An explanation of how 2D bar codes can benefit tracking and tracing of consumer packaged goods throughout the supply chain, including a quick overview of recent advances that simplify integration and operation of 2D bar code readers.
Data matrix codes bring manufacturers plenty of benefits without adding a lot of cost or complexity to manufacturing lines. These 2D codes can help marketers create a range of variants such as regional packages and holiday specials, while also providing detailed tracking information that can aid in recalling isolated products or packages that must be recalled or speed responses when problems arise.
Data matrix codes have been used in automotive and aerospace manufacturing for years, but they’ve only recently begun seeing use in packaging and other areas where there’s a need to store lots of information in a small space. The benefits are so significant that some analysts say companies may fall behind if they aren’t using these codes for data tracking.
The symbols can be printed on the components of a product, providing serial numbers that track them throughout their entire lifetime. That can be extremely important if recalls arise.
Data matrix codes can be changed quickly to respond to changes in production techniques or materials. Codes can be altered each time materials or small components are changed, or even when they come from different suppliers. If any of those materials or components prove defective, manufacturers can pinpoint the units that may have problems.
Companies can then target products that have potential problems, saving plenty of time and money. Suspect products could be pulled before problems arise, potentially preventing the high cost and bad publicity that comes with product-wide recalls.
Data matrix codes also help vendors cope with the need to supply many versions of a product, adding a layer of protection by automating inspection. For example, lip gloss, body lotions and other that have SPF ratings for sunburn protection must be properly labeled. With 2D codes, those ratings can be easily detected with comparatively inexpensive readers. Previously, matching labels to the right products required pricey and complex machine vision systems were needed to check the human-readable labels.
In many markets, the codes can augment conventional UPC codes. The 2D images don’t have to be registered like the bar codes that must be read by machines outside the manufacturer’s control. Of possibly greater importance, they hold far more information.
Storing data along both the height and length of a symbol lets them hold more than 3,000 characters, although most component verification applications use 10-14 characters.
This storage capacity can also provide a big payoff in manufacturing processes. A code can tell equipment operators or automated systems which component is coming down the line. When similar-looking products require different drill bits, for example, the 2D code can store the information, dramatically reducing the likelihood that the wrong size hole will be drilled.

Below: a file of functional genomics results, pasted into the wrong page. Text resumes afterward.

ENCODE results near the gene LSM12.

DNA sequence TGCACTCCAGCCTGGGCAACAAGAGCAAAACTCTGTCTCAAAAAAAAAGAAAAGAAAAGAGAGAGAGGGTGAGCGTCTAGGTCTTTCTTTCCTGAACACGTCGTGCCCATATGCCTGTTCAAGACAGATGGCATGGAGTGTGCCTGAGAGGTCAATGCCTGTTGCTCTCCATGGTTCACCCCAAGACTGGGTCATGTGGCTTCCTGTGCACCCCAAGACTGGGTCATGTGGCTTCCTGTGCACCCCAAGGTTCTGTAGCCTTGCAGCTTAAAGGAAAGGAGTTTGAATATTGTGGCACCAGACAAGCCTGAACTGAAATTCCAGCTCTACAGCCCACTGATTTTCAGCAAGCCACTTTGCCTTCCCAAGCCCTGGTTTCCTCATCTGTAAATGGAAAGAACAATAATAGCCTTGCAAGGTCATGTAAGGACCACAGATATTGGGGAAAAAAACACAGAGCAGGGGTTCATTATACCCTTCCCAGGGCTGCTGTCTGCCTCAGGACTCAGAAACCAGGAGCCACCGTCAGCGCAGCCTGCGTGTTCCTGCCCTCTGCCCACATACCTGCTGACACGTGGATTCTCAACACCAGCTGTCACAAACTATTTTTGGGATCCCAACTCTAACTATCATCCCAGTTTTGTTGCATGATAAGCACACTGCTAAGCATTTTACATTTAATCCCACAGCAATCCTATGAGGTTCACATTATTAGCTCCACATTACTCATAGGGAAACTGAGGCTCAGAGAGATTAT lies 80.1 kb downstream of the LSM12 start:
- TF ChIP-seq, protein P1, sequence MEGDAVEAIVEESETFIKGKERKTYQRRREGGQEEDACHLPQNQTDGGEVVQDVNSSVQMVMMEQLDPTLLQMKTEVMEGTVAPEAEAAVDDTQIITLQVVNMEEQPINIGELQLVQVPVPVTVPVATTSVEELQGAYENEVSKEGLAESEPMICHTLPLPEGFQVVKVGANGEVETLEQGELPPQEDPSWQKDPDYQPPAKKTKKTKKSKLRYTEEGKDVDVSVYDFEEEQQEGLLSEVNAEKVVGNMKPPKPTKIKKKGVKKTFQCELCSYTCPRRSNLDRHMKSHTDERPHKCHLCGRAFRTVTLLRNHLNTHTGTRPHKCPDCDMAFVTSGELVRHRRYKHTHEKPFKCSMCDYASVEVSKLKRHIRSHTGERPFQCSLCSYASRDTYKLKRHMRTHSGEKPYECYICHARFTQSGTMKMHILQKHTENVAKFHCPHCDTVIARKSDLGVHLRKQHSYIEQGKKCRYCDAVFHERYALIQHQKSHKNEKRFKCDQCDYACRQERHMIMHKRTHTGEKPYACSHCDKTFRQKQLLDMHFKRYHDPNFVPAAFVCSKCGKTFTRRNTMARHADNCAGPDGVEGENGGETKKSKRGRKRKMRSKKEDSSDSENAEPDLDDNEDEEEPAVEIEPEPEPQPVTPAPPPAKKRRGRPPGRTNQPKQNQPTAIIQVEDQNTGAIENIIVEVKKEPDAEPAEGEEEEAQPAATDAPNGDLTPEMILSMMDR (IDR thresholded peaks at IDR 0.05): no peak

Adding 2D coding to a manufacturing system doesn’t require a huge amount of time or add great expense. Readers and lighting systems are less demanding than those used for machine vision systems, and the relatively small amount of data means that control systems don’t have to have nearly the computing power required for automated vision systems.
Advances in 2D bar code readers
One of the keys for any optical code reader is lighting. In many applications, readers with built-in illumination fill the bill, so installation is straightforward. One example is the Siemens SIMATIC MV420.
The compact reader has built-in illumination and can achieve operating distances of up to 30 cm – subject to ambient light and conveyor speed. This greatly reduces the costs that would otherwise accrue with an external illumination. For more complex applications, the MV420 has a fast trigger output for easily controlling an external light in synchronization with the image capture.
Frequently, a wide range of operating distances needs to be implemented, depending on which product is to be packaged or processed with the machine. Here, flexibility is important. When readers have high-quality integrated optics, they can be adjusted to different object distances by simply rotating the lens barrel. That’s another benefit of MV420, one that eliminates the need to order and stock various models in order to implement different object distances.
The reading result is normally reported to a controller or a central server. More complex tasks may also require the handling and depiction of the results by a visualization component (Human Machine Interface, HMI). The integration into the higher-level automation systems is often very complex and may require special hardware converters and programs in the controller or the visualization component. However, this step can be minimized when readers have software and hardware that’s ready to use.
This can dramatically shorten setup time. In many instances, operators simply need to aim the reader at the right area and enter various parameters such as system speed before they can start production.
Ease of installation and a high cost-to-benefit ratio are driving a rapid expansion for data matrix codes. A growing number of retail packages sport them, and fields like pharmaceuticals are also making extensive use of 2D codes. As usage grows, the knowledge base for system integrators will continue growing, making it easier for companies to install systems and begin reaping the benefits of data matrix coding.
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